Photography - HIRO
Text - MINA
Photography - HIRO
Text - MINA
Jennifer Chan, CMO
Photography - HIRO
Interview - MINA
"We actually didn't come from prior experience in the food business but that allowed us to view the food industry from a completely different angle and bring in unique solutions based on our diverse backgrounds. By drawing on our collective experiences, we're able to address challenges within the food industry with a fresh and innovative approach."
Coho Collective is named after a salmon to reflect its West Coast roots since Coho salmon are only found in the North Pacific Ocean. When young salmon migrate to the sea for the first time, they live in schools for safety. However, as they mature into adults, salmon venture out to deeper waters, where they live, eat, and swim alone. As a business, Coho seems to embody this salmon's behavior pattern. They collectively nurture and support each other, but as they grow, they pursue individual success.
For anyone looking to start a food business with minimal startup costs, Coho could be the ideal place. Its top-notch kitchen space and equipment, comprehensive business support, and extensive community network will make your entrepreneurial journey much smoother. Additionally, Jennifer and the team take excellent care of each member, treating them like family and enduring growing pains together. It's no wonder there are over 300 waitlisted entrepreneurs eager to join the Coho family!
When VOICE visited one of Coho Collective's kitchens at 1370 East Georgia Street for an interview, we were pleasantly surprised to discover that Takenaka, a Japanese bento food truck and member for three years, had transformed the former Coho Coffee into a new Onigiri Cafe. This serves as a prime example of how Coho provides growth opportunities for its members. "There was a retail space available, and I believed Vancouver was in need of onigiri," Jennifer explains. "It's fantastic to see Takenaka thriving, and it demonstrates how our members grow alongside us despite the roller coaster ride of entrepreneurship." Jennifer, who embarked on her entrepreneurial journey in 2010, finds inspiration in hearing the stories behind the beginnings of businesses. She finds solace and motivation by engaging in conversations with fellow entrepreneurs in the kitchens. "It reminds me of why I'm doing this. It's incredibly fulfilling."
Coho Collective accompanies local startup businesses on their journey until they thrive independently, and achieve remarkable success. Our conversation with Jennifer provided valuable insights into the factors contributing to Coho Collective's rise as Canada's largest shared kitchen space company and its continuous expansion.
VOICE(V): Can you tell us your background and how Coho came about?
Jen(J): I was born and raised in a rural farming community in Saskatchewan. My parents immigrated from Hong Kong in the 70s, making me the first-generation Hong Kongese Canadian. They owned and operated a Chinese Canadian restaurant in my hometown. Witnessing their hard work, I was discouraged from pursuing a career in the food industry. It never crossed my mind that I would eventually find my way into it. As you know, immigrant parents often encourage their children to attend university and secure comfortable office jobs. So, I followed that path, attending university in the UK and later at UBC. For the first 15 years, I worked in the technology field, but I found myself lacking inspiration.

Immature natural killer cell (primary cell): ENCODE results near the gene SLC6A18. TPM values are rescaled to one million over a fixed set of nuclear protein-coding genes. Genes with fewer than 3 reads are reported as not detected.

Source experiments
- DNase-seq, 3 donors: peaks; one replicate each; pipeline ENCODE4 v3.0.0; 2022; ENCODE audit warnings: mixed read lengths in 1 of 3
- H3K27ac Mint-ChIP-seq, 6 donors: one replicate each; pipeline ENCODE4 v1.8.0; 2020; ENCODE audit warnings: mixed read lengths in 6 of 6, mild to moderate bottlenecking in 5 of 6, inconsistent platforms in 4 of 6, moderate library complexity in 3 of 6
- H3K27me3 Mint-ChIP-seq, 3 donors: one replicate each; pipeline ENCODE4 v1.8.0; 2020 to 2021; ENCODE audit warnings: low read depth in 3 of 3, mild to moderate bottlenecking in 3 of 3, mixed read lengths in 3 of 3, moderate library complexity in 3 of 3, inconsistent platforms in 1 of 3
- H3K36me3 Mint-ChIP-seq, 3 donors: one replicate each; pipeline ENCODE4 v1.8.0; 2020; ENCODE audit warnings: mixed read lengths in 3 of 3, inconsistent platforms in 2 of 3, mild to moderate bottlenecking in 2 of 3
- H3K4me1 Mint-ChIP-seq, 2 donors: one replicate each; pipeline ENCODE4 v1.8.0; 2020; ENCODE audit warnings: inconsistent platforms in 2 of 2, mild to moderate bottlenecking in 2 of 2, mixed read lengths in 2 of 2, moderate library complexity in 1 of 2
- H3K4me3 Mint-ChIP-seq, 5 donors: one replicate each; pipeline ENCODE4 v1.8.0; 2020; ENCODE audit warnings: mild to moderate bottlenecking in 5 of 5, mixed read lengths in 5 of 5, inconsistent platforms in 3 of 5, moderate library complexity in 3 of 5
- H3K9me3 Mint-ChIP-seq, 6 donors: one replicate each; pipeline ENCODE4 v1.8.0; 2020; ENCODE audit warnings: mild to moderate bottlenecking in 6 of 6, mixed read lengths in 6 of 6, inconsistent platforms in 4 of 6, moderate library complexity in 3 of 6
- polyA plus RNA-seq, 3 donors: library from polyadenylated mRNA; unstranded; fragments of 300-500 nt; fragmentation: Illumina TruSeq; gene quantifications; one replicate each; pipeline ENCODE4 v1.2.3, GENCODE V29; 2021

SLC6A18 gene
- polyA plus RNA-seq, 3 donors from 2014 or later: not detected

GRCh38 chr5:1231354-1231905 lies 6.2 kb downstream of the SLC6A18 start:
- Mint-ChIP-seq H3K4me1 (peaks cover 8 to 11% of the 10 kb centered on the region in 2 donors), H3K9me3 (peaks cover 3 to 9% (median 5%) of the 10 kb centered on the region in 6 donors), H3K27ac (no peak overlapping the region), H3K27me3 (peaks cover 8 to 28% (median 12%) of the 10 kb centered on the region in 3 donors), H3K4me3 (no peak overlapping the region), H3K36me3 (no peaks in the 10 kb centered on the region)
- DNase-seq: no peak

In 2010, I moved to Spain with my partner, where we resided in Madrid for five years due to his job. It was during the height of the last financial crisis, and the youth unemployment rate was high. Uncertain about my own prospects, I embarked on two endeavors. First, I had to learn Spanish because back then, hardly anyone spoke English there. Secondly, I started a granola company with a friend because I missed Terra Breads’ granola. In Europe, muesli was popular, but I tried to recreate a product that didn't exist there. Eventually, I felt the need to deepen my understanding of business, prompting me to return to school and pursue an MBA in Spain.
When I returned to Canada in 2015, I missed the vibrant food markets and events of Europe. Thus, I decided to embark on a side hustle with some friends outside of our regular 9-to-5 jobs, which led to the creation of a brunch food festival. Our first major event, The Brunch Affair, took place at the Pipe Shop in North Vancouver in 2017, followed by another series of events in 2018. However, we soon realized that while it was a lot of work, the profitability was not substantial. The most valuable takeaway was the connections we made with food industry professionals such as chefs, bakers, creators, and food truck owners. Through these conversations, we began to grasp the challenges they faced in their businesses. A recurring theme we heard was the lack of clean, well-maintained commissary kitchens in the city and the absence of spaces for their businesses to grow. When we repeatedly encountered the same narrative, we recognized the need in Vancouver and pondered if we could address it. That marked the beginning of our first commissary kitchen in 2018, located on Powell Street behind Andina Brewing.
V: How many locations do you operate now?
J: We experienced rapid expansion, and our operations now encompass 7 locations. Our Powell Street facility serves as our dedicated baking kitchen. Coho East Georgia primarily focuses on wholesale food production and virtual restaurants, while our newest addition, a gluten-free kitchen, recently opened on Pandora Avenue. The Gibson location, established in 2022, features our inaugural restaurant, Brassica, which we proudly refer to as a "community-to-table" dining experience. Led by Head Chef Jack Chen and Pastry Chef Hilary Prince, a husband-and-wife team hailing from L'Abattoir. Brassica sources ingredients exclusively from local suppliers, farmers, and brands. Situated behind the restaurant is the Coho Sunshine Coast, designed to showcase and connect the community with local brands.